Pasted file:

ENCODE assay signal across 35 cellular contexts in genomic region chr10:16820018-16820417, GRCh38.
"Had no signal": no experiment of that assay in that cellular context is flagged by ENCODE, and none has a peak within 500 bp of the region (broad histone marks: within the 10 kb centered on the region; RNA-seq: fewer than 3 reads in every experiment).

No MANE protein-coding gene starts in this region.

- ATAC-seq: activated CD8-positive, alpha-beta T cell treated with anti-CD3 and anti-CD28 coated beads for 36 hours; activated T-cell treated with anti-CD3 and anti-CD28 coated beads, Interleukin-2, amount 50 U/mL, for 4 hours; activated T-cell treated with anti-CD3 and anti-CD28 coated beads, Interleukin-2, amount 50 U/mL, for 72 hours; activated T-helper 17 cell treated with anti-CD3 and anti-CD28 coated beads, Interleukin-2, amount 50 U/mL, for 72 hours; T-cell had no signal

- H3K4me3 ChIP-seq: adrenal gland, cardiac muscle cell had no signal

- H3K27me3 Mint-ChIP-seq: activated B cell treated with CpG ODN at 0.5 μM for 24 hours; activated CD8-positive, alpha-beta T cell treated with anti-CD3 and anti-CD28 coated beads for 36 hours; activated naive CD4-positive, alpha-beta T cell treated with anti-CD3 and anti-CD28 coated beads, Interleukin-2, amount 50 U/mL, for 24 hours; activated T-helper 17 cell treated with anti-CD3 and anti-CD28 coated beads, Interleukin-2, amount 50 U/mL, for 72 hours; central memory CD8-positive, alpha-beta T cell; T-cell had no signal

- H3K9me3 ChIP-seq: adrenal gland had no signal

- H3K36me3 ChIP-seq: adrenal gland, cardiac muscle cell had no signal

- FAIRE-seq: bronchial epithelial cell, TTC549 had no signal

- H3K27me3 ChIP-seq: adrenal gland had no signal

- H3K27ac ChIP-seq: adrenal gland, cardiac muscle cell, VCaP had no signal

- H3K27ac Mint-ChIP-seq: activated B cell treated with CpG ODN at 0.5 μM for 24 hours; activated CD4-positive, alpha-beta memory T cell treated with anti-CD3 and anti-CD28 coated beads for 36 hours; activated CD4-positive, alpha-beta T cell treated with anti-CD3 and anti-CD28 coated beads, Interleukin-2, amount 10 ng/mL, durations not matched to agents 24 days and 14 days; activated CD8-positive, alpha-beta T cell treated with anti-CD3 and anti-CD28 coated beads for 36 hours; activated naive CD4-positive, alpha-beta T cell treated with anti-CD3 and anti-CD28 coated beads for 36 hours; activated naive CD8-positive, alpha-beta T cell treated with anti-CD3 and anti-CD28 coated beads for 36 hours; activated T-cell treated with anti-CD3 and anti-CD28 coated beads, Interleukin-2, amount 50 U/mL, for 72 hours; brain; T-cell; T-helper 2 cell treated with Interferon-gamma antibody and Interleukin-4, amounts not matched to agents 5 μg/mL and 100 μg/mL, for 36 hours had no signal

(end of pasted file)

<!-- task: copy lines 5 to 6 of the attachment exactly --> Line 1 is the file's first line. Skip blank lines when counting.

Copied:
- H3K4me3 ChIP-seq: adrenal gland, cardiac muscle cell had no signal

- H3K27me3 Mint-ChIP-seq: activated B cell treated with CpG ODN at 0.5 μM for 24 hours; activated CD8-positive, alpha-beta T cell treated with anti-CD3 and anti-CD28 coated beads for 36 hours; activated naive CD4-positive, alpha-beta T cell treated with anti-CD3 and anti-CD28 coated beads, Interleukin-2, amount 50 U/mL, for 24 hours; activated T-helper 17 cell treated with anti-CD3 and anti-CD28 coated beads, Interleukin-2, amount 50 U/mL, for 72 hours; central memory CD8-positive, alpha-beta T cell; T-cell had no signal